Bruce Percy leads our photo safari through the Atacama desert of Northern Chile and the salt flats of Uyuni in Bolivia.
Bruce is renowned landscape photographer and guides you through stunning landscapes, helping improve your photographic skills.
Starting in San Pedro in northern Chile, we explore the Atacama desert.
We have to spend a couple of days in San Pedro de Atacama taking it easy and letting ourselves get acclimatised to the high altitude.
Here we concentrate on capturing the wonderful colours of the desert at dawn and dusk as we acclimatise.
Heading to Bolivia
We head nextto the vast southern deserts of Bolivia in our four wheel drive vehicle to enjoy the starkly beautiful landscapes of this dramatic desert wilderness.
The immense Salar de Uyuni is a natural marvel of South America.
Deep blue skies, clear skies and and the brilliant white salt create a fantastic spectacle.
More about the safari
Bruce Percy is an internationally-travelled and published photographer.
He has visited and photographed South America many times and has the knowledge to help you make the most of this trip, which is limited to 8 people.
Anyone who has a passion for photography can join, as it is designed to allow everyone quality time at some fabulous locations, with accommodation, food and logistics all taken care of.
We use hotels built by and in the traditional style of the local Aymara communities, providing an income in this, one of the poorest parts of Bolivia.
Visit the best Altiplano locations for sunrise and sunset each day.
Led by internationally-renown landscape photographer Bruce Percy.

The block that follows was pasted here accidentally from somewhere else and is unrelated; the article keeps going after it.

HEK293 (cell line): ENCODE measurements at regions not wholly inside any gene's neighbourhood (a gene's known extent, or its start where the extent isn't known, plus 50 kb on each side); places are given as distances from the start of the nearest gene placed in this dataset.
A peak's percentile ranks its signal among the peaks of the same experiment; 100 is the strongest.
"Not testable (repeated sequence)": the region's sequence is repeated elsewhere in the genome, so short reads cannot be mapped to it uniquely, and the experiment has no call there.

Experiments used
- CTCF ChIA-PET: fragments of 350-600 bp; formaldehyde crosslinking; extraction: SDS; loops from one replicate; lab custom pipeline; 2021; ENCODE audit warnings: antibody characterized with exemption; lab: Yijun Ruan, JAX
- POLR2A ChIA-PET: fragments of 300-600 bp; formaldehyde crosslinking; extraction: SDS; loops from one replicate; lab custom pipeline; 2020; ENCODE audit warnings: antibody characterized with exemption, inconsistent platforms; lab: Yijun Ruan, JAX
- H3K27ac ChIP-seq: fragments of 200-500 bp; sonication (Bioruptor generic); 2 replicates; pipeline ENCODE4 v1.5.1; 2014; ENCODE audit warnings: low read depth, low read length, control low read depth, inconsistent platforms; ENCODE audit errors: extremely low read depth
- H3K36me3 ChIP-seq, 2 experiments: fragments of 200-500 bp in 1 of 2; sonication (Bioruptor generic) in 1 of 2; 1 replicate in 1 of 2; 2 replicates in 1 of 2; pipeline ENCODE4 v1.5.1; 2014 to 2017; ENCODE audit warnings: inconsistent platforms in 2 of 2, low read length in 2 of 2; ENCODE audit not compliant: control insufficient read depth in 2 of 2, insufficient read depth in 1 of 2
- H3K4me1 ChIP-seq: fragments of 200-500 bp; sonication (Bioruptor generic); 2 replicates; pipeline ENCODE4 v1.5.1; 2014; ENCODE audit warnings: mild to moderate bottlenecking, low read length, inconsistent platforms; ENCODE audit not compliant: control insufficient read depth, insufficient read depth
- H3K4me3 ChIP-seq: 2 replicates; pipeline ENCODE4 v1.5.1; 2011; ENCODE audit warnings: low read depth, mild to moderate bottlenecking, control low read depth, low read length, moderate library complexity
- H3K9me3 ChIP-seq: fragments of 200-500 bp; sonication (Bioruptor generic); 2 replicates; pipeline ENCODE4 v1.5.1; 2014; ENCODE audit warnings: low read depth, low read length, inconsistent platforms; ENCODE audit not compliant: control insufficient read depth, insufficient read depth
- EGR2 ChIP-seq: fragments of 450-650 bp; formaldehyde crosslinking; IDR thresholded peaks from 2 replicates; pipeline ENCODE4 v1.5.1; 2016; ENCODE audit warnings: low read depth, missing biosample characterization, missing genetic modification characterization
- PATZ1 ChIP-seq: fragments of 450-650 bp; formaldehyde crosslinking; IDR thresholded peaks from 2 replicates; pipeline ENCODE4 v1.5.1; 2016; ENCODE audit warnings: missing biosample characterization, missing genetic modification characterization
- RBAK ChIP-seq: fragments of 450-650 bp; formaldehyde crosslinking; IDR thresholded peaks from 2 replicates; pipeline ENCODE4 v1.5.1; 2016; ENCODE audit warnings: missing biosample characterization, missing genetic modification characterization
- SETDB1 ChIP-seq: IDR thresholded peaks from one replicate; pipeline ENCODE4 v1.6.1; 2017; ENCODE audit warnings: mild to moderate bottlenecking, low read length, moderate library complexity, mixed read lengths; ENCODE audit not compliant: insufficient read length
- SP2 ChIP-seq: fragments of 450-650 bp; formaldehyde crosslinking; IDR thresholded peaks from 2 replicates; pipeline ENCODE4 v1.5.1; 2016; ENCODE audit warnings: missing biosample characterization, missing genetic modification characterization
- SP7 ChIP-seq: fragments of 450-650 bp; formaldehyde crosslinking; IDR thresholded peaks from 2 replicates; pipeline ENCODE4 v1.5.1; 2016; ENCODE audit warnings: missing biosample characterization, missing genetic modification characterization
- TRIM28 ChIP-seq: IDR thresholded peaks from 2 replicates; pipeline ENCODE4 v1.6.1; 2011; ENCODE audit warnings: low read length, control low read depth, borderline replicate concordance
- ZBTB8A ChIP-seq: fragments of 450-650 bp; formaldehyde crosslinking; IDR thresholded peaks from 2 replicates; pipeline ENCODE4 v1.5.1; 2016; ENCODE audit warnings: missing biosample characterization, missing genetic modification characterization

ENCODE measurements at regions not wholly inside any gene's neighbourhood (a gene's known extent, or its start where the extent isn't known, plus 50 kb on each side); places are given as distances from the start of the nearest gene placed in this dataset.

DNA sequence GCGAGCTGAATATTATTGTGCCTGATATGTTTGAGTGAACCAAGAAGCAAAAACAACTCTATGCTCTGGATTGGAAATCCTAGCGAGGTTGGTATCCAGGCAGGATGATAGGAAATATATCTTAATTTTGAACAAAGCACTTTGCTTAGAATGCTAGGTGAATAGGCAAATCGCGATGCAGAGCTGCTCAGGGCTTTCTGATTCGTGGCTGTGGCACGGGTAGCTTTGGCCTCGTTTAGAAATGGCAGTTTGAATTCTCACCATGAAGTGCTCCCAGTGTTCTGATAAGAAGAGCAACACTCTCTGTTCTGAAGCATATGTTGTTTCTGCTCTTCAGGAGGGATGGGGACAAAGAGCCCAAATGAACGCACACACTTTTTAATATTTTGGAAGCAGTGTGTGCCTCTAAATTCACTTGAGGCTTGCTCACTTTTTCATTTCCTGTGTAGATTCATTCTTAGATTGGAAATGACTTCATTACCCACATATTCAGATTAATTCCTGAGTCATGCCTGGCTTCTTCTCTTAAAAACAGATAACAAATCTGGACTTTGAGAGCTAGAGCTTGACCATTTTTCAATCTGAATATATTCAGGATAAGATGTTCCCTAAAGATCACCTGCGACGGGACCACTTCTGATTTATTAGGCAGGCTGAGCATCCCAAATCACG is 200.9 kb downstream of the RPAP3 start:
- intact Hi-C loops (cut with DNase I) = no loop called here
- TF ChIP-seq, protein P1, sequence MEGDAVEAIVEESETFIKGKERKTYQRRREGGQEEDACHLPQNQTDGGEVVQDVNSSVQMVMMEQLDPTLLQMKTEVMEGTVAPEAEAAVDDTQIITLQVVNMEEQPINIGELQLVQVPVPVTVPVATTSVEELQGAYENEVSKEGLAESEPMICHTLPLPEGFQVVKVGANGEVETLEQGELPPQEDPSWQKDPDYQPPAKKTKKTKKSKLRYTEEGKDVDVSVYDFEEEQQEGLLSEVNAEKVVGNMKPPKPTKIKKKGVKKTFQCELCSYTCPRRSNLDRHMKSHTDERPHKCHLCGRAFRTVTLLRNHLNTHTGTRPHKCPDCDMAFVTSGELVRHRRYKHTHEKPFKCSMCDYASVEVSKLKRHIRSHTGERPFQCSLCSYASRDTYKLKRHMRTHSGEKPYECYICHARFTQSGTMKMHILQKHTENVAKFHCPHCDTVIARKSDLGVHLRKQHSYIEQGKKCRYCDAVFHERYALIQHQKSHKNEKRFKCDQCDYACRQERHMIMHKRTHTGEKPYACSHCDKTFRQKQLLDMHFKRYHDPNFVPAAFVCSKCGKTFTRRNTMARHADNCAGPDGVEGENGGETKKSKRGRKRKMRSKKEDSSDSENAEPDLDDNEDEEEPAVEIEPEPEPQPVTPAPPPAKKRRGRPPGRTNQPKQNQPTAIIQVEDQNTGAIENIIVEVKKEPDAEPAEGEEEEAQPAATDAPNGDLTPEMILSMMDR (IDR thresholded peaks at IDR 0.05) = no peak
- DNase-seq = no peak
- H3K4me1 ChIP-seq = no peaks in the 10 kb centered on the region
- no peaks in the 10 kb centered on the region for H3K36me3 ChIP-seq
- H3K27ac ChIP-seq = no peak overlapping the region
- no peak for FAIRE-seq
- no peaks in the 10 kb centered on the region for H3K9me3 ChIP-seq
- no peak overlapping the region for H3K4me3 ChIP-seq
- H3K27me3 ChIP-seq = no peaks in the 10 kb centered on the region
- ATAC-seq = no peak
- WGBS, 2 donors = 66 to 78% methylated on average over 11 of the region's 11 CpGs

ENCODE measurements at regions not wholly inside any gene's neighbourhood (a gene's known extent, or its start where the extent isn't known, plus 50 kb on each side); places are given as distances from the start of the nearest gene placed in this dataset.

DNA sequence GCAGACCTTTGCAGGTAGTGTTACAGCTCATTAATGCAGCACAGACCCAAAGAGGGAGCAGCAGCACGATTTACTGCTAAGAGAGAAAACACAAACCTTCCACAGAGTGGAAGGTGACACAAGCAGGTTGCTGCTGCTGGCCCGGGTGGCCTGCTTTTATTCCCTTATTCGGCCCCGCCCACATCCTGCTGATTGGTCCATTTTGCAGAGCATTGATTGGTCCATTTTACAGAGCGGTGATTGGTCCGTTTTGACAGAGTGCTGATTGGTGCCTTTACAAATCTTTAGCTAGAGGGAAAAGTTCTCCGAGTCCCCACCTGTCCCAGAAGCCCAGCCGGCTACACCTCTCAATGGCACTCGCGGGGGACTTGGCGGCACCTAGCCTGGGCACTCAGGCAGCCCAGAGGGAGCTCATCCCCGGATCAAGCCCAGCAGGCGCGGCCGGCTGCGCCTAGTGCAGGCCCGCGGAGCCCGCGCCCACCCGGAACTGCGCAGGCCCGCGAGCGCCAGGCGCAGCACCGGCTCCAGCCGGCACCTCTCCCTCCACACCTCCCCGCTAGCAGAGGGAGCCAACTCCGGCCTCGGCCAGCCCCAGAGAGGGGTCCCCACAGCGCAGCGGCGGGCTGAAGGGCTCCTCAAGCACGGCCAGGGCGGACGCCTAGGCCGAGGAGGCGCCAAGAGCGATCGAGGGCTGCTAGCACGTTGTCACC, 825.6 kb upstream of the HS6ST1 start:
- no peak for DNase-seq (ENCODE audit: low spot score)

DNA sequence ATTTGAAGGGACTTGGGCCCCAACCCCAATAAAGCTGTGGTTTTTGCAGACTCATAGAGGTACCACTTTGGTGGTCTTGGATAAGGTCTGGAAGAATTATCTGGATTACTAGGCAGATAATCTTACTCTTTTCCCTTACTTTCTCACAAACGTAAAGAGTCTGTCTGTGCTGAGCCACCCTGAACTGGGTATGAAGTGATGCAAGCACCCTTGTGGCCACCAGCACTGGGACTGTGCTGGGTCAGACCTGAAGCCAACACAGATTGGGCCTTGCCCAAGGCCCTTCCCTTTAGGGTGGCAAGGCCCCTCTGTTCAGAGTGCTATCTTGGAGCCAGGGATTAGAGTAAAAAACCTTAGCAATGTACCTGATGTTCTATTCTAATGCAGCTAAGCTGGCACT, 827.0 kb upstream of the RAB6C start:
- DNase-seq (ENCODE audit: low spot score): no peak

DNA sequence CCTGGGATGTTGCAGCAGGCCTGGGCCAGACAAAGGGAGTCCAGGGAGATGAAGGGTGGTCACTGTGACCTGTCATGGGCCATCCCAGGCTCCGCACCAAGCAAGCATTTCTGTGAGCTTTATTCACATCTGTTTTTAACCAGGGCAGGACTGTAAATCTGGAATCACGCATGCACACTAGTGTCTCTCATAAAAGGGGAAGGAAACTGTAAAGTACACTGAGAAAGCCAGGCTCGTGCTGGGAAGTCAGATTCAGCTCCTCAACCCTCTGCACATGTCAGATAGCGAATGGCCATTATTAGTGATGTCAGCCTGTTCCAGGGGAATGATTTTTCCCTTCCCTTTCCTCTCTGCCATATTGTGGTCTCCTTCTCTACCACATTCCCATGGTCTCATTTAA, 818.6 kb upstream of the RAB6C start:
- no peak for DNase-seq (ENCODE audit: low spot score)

Photo Laguna Colorada, Laguna Verde, the Coral Army, Stone Tree and more.
Two of South America's finest destinations - Salar de Uyuni and Atacama desert.
Bruce allowed people freedom to do their own thing while helping out whenever someone wanted guidance, and the critiques he did were very helpful.
Bruce did a great job, and I think everyone came away happy.
D. Sheehan, Photo safari
Arrival. We will meet in San Pedro de Atacama in northern Chile (direct connection from Santiago),
19.00-21.00: Dinner with the group, hosted by Bruce.
We spend today getting used to the high altitude at Atacama.
We spend the day visiting the Salar de Tara at higher altitude to help us prepare for our ascent into Bolivia.
We will reach a top altitude of 4,000m/13,123ft during the day.
We return to our hotel (2,600m/8,530ft) in the evening.
Today we head for the central Altiplano where the altitude is at its lowest in Bolivia.
We will shoot the Coral Army at sunset before heading to hotel Tayka Stone for our evening.
We sleep much higher today, at 3,600m/11,811ft.
We shoot the Coral Army stone structures at sunrise, then return for breakfast at Hotel Tayka.
We take the morning off for some rest and at noon have lunch at Hotel Tayka Stone.
In the afternoon we travel across the Salar de Uyuni to Pescado Island, situated in the heart of the Salar de Uyuni, arriving in the late afternoon.
Later, it’s a sunset shoot on Salar de Uyuni at Pescado Island.
Transfer to hotel Tayka Salt after sunset, arriving around 19.30.
Sunrise shoot on Salar de Uyuni.
Return to the hotel for breakfast and morning rest.
Lunch at noon in the hotel.
In the afternoon we return to Pescado Island to explore the island further and shoot the Salar during sunset.
Evening meal at Hotel Tayka Salt.